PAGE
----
Mubarak ‘very, very sad’ about Egyptians’ plight

AP, CAIRO

Mon, May 13, 2013 - Page 7

In his first comments to the media by since he was detained more than two years ago, former Egyptian president Hosni Mubarak said he is dismayed at the country’s state of affairs and particularly the plight of the poor.

The 85-year old Mubarak spoke to Al-Watan newspaper after a session of his retrial for his role in the killing of hundreds of protesters during the popular uprising that forced him to step down in 2011. His comments were published yesterday, a day after he appeared in the dock on a hospital gurney, alongside his two sons. The trial was adjourned until June 8.

Mubarak told the newspaper reporter he was “very, very sad” for impoverished Egyptians. He said he was also dismayed by the state of the economy, the industrial cities built during his nearly 30 years in office, and the country’s lack of security.

Mubarak also said that it was too early to judge his elected successor, Egyptian President Mohammed Morsi, an Islamist, saying that he has a heavy burden to deal with.

The comments were Mubarak’s first to a reporter since he was ousted, and his first public statements since his captivity.

Mubarak was detained two years ago and put on trial for complicity in the killing of nearly 900 protesters in the first days of the revolt against him. He has since been hospitalized, sentenced to life in prison and then granted a retrial. He is also accused in a number of corruption cases, where prosecutors are investigating his family wealth amid claims he amassed a formidable fortune while in power. His two sons are also on trial on corruption charges.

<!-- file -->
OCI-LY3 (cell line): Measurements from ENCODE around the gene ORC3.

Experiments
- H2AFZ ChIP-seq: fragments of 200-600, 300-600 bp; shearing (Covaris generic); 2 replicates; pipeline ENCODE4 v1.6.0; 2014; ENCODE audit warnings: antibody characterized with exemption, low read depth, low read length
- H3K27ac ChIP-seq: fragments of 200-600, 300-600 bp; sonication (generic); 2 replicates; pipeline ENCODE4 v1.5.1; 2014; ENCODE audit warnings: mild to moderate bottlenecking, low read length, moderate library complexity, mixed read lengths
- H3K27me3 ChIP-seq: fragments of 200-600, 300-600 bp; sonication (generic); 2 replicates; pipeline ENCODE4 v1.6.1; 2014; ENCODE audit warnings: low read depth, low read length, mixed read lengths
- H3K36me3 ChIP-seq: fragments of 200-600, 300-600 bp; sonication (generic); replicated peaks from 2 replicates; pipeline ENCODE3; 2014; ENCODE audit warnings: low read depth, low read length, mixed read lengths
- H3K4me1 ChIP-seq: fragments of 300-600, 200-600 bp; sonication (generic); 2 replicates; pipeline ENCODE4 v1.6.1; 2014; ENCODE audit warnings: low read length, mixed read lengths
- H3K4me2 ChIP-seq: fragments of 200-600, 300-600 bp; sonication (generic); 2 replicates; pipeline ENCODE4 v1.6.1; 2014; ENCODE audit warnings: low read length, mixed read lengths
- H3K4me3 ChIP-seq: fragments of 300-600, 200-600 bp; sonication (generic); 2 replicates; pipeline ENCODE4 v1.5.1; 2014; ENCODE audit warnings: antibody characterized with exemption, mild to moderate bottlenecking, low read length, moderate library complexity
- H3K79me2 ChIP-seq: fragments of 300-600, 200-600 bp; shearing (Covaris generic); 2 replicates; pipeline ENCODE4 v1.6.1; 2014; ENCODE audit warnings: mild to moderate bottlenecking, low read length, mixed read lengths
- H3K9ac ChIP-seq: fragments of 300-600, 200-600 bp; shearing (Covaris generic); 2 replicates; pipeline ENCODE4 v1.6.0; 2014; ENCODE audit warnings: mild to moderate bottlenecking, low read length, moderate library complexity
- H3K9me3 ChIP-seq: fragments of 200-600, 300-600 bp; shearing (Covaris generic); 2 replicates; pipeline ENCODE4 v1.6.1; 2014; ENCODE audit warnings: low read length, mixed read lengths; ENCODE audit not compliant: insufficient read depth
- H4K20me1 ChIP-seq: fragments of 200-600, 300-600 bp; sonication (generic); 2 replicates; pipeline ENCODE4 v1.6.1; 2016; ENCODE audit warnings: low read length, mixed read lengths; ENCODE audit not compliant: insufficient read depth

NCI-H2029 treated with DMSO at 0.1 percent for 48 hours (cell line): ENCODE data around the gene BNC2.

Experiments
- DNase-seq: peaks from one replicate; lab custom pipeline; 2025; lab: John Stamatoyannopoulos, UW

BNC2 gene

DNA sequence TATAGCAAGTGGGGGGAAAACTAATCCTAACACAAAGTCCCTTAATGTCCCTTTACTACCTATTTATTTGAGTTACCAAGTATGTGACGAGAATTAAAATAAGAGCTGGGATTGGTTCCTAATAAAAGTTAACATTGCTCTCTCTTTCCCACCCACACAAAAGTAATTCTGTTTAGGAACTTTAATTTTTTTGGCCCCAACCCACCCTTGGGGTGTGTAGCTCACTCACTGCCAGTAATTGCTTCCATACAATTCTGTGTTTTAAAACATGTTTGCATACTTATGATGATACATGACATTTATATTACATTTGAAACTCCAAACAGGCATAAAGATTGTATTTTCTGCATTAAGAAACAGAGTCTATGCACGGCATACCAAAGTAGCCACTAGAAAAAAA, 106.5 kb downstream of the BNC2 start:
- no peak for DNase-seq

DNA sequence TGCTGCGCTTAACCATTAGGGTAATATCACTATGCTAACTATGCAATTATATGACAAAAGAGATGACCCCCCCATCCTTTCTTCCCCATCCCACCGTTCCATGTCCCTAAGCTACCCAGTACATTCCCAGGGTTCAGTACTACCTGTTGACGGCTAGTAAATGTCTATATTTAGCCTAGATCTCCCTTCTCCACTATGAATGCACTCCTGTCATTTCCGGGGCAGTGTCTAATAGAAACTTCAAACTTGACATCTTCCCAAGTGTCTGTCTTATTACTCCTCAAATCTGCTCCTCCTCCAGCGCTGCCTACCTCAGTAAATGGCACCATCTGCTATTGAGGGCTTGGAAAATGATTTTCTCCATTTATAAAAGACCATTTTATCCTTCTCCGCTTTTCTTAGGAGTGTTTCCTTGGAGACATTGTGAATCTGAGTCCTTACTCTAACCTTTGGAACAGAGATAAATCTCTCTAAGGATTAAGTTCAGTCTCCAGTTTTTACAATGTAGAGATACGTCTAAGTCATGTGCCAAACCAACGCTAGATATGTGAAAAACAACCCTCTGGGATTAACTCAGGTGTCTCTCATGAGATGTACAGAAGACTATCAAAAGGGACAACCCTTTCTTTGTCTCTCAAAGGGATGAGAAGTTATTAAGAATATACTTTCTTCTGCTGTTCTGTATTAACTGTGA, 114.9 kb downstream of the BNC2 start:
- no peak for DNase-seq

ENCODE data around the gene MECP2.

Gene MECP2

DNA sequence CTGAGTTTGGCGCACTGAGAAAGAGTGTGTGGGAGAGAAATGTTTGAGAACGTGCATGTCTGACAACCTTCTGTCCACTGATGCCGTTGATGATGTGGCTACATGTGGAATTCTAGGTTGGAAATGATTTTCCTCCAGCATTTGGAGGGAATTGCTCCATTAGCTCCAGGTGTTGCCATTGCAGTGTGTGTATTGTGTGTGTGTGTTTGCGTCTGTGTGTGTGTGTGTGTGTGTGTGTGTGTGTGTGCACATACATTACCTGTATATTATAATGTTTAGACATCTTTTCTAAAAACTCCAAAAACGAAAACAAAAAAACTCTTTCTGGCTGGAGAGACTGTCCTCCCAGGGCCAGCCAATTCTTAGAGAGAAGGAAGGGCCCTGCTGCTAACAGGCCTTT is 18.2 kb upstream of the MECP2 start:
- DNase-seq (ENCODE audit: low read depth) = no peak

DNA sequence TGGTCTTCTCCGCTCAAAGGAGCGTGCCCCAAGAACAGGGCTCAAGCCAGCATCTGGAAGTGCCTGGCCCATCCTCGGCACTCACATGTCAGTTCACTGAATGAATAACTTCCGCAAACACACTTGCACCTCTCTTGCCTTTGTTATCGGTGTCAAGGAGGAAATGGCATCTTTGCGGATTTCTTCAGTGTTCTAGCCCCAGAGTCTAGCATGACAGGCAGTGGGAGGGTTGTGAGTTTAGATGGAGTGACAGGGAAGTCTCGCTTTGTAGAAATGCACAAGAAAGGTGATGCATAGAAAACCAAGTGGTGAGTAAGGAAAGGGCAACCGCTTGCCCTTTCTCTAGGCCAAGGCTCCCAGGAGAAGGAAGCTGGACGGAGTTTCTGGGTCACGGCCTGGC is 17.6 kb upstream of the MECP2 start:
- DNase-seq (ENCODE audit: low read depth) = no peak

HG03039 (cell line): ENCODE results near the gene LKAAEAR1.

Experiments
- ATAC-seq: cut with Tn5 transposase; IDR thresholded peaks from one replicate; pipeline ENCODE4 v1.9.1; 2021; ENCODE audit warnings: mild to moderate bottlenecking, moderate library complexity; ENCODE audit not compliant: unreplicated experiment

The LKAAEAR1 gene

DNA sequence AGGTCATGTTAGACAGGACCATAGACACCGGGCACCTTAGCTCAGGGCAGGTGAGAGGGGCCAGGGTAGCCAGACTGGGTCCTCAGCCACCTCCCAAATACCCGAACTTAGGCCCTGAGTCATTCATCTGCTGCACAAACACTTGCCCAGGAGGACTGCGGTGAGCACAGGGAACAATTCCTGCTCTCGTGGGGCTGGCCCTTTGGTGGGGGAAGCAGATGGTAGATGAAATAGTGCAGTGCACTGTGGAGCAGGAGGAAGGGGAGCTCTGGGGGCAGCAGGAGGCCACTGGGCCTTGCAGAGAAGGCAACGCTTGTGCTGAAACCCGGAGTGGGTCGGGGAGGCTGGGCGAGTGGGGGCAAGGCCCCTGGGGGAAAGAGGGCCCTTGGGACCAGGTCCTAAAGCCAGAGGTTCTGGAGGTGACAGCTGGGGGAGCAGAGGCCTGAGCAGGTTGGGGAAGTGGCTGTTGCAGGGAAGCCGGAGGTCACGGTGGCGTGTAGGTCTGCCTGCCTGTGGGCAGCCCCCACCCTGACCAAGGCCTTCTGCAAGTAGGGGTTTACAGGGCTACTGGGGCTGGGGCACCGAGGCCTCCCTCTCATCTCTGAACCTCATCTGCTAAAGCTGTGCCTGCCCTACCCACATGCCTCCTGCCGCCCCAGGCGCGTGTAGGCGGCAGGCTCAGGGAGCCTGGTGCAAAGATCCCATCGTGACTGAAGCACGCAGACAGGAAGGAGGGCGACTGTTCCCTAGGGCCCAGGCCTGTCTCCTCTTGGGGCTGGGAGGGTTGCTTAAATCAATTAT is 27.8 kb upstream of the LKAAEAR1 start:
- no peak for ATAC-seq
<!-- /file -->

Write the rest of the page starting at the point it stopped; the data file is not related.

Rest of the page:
In his comments, Mubarak also said he feared for the country’s future and its poor should tough economic measures be imposed in order to acquire a US$4.8 billion loan from the IMF. Egypt’s economy took a hard hit over the last two years as foreign reserves dwindled, foreign investment sharply declined and tourists largely stayed away amid political turmoil.

Morsi’s government would have to impose likely unpopular austerity measures as part of an economic reform program it is currently negotiating with the IMF, but talks have dragged on, while politics remain deeply polarized and consensus on managing the country’s affairs is elusive.

Mubarak also said he is certain future generations will view his legacy fairly and that history will “exonerate” him.

The former strongman stepped down on Feb. 11, 2011, after an 18-day popular uprising that demanded he resign.